- Asia / Pacific
- Europe and Central Asia
Sectors of activity
Consumer Goods, Waste, incl. Chemicals
Type of initiative
Policy Frameworks & Tools, Research, Analysis, Assessment
Type of lead actor
Government / public sector
A large share of post-consumer textiles that are collected by charities and private collection companies in Europe are exported for processing, reuse and recycling in other countries and regions. Does this export support the circular economy through reuse and recycling, or are we simply exporting waste to countries that don’t have the facilities to deal with it? And does the export have a negative effect on the textile industries in receiving countries, for example, in Africa?
The objective of the project was to answer these questions for the 75 000 tonnes of used textiles exported from the Nordic countries each year, and to make recommendations on how systems can be improved to enhance benefits and reduce risks.
As collected through the One Planet Reporting
No activities have yet been reported under this initiative
Impact and Results
- Exports of used textiles give global environmental by maximising reuse. 75 000 tonnes of Nordic exported textiles are estimated to give an annual net saving of 193 000 tonnes CO2equiv of greenhouse gases. The benefits are far higher than would have been achieved if the textiles had remained in Nordic countries.
- Almost all non-reusable/non-recyclable textiles and non-textile waste are removed at sorting facilities in EU Member States prior to export to the rest of the world and treated responsibly.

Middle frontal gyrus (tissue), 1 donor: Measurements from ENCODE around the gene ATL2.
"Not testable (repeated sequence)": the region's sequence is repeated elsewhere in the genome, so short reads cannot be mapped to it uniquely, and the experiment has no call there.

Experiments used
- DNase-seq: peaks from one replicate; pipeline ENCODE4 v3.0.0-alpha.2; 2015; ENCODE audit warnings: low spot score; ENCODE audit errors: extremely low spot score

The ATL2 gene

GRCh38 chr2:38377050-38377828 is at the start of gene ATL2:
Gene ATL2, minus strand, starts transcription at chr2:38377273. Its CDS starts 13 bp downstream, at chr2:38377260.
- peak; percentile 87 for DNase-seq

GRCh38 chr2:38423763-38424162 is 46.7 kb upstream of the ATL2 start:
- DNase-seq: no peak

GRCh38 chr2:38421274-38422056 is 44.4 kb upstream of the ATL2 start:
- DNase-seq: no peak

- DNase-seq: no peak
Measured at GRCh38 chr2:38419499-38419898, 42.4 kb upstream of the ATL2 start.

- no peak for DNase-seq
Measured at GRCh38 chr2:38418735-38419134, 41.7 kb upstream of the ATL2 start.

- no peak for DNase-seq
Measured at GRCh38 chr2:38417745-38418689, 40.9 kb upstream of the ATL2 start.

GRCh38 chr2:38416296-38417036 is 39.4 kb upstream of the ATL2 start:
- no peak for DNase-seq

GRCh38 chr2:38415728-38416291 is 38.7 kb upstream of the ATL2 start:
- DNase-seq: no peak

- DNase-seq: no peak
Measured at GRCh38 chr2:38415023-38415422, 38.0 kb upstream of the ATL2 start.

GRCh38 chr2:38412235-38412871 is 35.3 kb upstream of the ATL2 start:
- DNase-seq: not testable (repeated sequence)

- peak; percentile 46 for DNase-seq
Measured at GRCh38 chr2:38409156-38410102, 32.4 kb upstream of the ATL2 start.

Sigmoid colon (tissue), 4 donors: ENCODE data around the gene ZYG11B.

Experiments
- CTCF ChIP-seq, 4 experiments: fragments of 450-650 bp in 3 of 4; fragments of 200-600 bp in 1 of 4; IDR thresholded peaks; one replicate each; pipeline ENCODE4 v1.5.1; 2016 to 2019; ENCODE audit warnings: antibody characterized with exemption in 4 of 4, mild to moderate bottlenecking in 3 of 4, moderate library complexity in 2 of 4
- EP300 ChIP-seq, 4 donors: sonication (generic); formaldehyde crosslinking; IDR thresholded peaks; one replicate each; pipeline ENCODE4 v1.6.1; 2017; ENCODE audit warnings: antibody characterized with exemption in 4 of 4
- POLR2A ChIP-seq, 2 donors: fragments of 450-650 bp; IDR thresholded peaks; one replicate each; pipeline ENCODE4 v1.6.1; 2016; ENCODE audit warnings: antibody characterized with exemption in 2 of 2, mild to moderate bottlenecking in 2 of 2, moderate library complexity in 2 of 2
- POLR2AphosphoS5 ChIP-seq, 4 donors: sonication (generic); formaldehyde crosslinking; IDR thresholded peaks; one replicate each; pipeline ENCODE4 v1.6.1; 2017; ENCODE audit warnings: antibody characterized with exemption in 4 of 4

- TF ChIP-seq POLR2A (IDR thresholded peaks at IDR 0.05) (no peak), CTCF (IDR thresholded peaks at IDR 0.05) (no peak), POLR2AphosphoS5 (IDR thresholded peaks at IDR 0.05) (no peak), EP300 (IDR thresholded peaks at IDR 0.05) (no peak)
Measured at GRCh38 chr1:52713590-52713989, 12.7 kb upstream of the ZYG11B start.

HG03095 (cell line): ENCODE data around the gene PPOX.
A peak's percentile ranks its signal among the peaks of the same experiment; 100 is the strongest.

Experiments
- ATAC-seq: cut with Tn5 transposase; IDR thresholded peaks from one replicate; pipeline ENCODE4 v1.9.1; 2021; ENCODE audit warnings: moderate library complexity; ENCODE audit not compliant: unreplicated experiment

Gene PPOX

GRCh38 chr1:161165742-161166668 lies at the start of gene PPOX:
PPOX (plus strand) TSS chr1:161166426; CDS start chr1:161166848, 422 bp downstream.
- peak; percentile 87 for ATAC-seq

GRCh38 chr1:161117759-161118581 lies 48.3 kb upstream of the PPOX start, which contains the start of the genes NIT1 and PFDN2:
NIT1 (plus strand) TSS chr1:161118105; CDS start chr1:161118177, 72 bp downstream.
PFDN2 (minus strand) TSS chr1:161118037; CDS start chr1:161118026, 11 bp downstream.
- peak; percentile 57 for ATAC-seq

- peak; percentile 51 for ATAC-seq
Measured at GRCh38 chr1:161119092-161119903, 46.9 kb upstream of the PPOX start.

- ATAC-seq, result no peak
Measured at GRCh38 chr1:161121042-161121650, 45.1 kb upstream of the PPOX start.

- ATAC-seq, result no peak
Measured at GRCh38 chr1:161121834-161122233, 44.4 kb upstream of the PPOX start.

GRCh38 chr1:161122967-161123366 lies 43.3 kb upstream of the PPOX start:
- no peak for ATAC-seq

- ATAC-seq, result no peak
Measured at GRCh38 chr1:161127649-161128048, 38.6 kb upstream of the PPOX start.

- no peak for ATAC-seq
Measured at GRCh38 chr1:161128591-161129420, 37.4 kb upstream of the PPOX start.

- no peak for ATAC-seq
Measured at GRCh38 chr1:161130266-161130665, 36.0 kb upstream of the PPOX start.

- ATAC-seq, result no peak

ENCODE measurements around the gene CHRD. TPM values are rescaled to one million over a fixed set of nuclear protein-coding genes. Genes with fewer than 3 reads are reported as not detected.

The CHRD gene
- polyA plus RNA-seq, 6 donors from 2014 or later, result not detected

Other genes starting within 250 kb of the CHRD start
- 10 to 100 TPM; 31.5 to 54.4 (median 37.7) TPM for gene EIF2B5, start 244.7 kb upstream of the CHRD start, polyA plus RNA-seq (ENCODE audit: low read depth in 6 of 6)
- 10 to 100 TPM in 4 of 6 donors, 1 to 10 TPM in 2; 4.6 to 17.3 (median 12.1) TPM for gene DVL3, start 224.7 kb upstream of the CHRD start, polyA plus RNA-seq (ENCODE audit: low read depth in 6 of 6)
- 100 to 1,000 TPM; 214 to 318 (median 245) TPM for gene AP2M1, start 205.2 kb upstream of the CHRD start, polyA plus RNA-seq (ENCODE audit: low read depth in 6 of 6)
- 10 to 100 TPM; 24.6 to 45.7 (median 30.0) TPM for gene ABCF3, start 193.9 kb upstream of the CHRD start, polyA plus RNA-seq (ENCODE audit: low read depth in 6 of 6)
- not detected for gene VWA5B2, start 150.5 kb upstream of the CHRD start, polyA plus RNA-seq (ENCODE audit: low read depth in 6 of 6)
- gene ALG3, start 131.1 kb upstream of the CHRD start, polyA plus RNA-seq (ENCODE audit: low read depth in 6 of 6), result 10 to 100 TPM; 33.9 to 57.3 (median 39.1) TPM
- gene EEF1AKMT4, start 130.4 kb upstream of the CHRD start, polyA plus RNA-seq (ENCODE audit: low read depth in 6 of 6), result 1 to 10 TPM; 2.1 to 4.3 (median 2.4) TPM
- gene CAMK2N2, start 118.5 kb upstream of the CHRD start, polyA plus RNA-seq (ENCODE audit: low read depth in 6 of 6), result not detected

- Imported Nordic textiles for second-hand markets may lead indirectly to local environmental impacts in Africa and Asia once their second lives are over and they finally reach their end of life. This would be no different had the consumed textiles been new. Exporting countries could assist importing countries in developing waste collection systems.
- The export creates thousands of jobs in receiving countries. Nordic exports provide 9000 full time jobs in formal sectors in receiving countries and many more in the informal sector. In Africa alone the Nordic exports are estimated to support more than 10 000 market sellers and their families.
- Imports of used textiles to Africa provide good quality clothing for those who otherwise may not be able to afford it. They may also have contributed to the decline of local textile industries. This is likely to have happened anyway in the face of globalisation and cheap and efficient Asian production. Bans in second-hand in South Africa and elsewhere have merely accelerated imports of cheap new clothing from Asia.
- Tight economic margins in the tectile sorting industry on the one hand ensure that all fractions of used textiles are put to good use. On the other hand they run the risk of causing low wages and corner cutting on health and safety. This can be reduced through the adoption of Codes of Conduct by collectors/exporters and applicaiton to their downstream buyers.
Next steps and how to get involved
If you are a collector of used textiles or a policymaker, brand or member of civil society interested in (improving) the fate of post-consumer textiles read the Policy Brief. If you are a policymaker in an importing country do the same. For deeper interest read the main report.
If you have any quesitons please contact the Project Manager David Watson at email@example.com